A basic action scene will be something like this. Party A wants a thing, Party B wants to keep the thing from Party A. This thing is what is at stake. Now Party A might be the Cult of Mr Whippy, Party B might be Zack McHeroPants and the thing might be Zack's life. Simple. But problematically, this results in a pretty binary result. Either Zack lives or dies. Now binary sometimes works and more often than not you can still use a binary result like that to progress things. Is the story about Zack McHeroPant's escape from the afterlife back to Earth to stop the Cult of Mr Whippy? The the villains winning in this fight and Zack McHeroPants dying is a failure, but it works. Or perhaps this is the first time we've seen the Cult of Mr Whippy. Zack wins and lives but this new knowledge of dangerous ice cream zealots pushes the plot forward. Exposition, new goals, new threats, new mystery.

But what if Zack only thinks they're after his life?  What if what they really want is his pet zebras's third tooth from the right? What if the zebra's tooth is the key to the Fountain Of Youth? While Zack fights to save his life, one Mr Whippy cultist sneaks around him, sedates his zebra and steals its tooth. Zack still wins the fight but he was fighting for the wrong thing and now the cult has the zebra tooth!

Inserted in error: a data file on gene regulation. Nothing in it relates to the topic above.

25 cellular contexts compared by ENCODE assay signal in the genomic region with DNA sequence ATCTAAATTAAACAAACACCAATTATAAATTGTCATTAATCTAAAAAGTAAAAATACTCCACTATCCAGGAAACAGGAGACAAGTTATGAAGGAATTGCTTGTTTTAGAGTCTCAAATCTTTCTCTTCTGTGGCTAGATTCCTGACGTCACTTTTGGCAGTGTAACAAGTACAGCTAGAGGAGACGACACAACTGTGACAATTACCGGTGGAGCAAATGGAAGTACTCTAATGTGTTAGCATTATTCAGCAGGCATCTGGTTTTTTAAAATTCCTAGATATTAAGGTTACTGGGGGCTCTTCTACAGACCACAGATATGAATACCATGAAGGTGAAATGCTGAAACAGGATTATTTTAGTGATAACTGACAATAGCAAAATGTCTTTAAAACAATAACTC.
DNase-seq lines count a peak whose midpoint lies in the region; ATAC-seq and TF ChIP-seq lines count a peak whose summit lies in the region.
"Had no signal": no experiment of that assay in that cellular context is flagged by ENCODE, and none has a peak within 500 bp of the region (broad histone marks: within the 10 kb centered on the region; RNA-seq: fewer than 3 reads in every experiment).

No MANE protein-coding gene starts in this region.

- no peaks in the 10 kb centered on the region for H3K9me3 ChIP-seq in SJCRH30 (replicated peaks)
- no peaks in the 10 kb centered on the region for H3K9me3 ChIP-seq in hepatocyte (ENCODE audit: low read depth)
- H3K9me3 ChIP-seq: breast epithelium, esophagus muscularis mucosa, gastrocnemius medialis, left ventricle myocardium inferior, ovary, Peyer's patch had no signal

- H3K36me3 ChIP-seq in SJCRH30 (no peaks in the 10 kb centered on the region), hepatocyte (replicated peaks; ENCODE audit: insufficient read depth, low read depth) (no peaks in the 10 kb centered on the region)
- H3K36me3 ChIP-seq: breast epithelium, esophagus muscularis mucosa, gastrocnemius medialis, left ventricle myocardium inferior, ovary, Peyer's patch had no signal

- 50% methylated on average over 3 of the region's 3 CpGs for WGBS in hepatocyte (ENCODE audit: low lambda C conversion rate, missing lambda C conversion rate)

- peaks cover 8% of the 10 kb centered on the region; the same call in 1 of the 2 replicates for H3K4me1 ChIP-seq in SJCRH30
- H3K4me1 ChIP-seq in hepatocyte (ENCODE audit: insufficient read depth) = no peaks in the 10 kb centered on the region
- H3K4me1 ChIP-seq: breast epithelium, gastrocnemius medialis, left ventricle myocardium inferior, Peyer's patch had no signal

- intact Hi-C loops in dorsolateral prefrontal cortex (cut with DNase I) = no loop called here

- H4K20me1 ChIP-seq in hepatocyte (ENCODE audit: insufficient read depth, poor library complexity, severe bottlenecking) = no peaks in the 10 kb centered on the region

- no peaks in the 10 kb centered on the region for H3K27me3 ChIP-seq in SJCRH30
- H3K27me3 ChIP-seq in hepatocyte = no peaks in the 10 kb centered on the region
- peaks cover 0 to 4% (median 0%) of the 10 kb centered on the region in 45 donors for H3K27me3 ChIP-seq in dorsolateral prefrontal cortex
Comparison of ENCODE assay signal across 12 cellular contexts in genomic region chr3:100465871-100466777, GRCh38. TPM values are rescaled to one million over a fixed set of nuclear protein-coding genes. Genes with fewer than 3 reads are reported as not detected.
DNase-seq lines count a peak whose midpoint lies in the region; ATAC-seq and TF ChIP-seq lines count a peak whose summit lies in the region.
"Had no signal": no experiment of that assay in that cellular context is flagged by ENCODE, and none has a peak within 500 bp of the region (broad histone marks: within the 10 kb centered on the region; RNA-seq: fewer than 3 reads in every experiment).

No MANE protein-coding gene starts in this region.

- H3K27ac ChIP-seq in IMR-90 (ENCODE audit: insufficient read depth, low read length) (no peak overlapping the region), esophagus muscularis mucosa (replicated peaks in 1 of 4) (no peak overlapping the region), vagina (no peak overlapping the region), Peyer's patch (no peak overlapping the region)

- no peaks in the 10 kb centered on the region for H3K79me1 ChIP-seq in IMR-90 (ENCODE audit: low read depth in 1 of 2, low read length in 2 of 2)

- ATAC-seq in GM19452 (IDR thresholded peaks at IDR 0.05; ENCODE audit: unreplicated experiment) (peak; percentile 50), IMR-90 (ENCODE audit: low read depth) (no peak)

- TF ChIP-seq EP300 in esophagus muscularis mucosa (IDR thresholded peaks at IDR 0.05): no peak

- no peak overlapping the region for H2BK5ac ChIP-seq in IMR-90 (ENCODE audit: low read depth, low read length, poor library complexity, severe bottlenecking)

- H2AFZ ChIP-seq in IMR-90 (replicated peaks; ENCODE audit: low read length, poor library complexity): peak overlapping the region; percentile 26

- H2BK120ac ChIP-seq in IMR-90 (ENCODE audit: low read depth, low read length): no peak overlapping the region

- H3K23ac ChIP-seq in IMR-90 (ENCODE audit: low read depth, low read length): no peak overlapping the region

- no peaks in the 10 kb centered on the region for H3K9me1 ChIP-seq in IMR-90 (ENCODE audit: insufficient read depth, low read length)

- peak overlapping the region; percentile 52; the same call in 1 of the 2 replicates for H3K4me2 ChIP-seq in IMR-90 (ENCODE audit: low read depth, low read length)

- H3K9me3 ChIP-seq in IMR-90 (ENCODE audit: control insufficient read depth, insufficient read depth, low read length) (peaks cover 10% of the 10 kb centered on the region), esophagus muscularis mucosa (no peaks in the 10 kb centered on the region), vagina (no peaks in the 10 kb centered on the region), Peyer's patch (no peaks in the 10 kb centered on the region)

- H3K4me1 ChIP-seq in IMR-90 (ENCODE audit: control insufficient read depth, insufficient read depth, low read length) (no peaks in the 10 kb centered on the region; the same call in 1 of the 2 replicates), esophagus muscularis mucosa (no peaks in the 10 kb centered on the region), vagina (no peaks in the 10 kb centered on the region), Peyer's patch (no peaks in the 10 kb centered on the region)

Zack's life sure is weird.

Every group in an action scene or (or any scene with conflict, which is the vast majority of scenes) has a goal which is in opposition to one or all other groups in the scene. By making those goals unclear to the POV character (and thus the reader,) by making those goals multitude, by making them farther reaching than that scene and by giving those goals more than one outcome, you open your scene up to more interesting and variable resolutions. What if the cultists got the wrong tooth but nobody knew? What if they couldn't get the tooth out and took the whole zebra? These answers to the scene have potential drama and twists further down the line that you can and should exploit.

4. Escalation

Finally, escalation. Escalation comes in two forms.

First is an escalation of stakes. Why does the Cult of My Whippy want the zebra tooth? To open the gates to the Fountain of Youth so their leader can drink it and become immortal and begin his conquest of all ice cream across the world, soft serve or otherwise. But Zack doesn't know that. When the cult attacks him, the stakes are his life. It sounds big but, honestly, Zack McHeroPants is fighting for his life every other hour. Plus, we know he's usually fine. For this kind of story, the drama is on the low end of the scale. But once the cult takes his zebra buddy so they can extract his tooth, in the following action scenes he is fighting for the life of his best friend in the whole world. Stakes escalated! As we get closer to the story's climax, Zack fights to keep the Fountain of Youth out of the hands of evil. Then, finally, in the ultimate battle of good and evil, Zack McHeroPants fights an immortal cult leader for the very soul of the world's ice cream supply.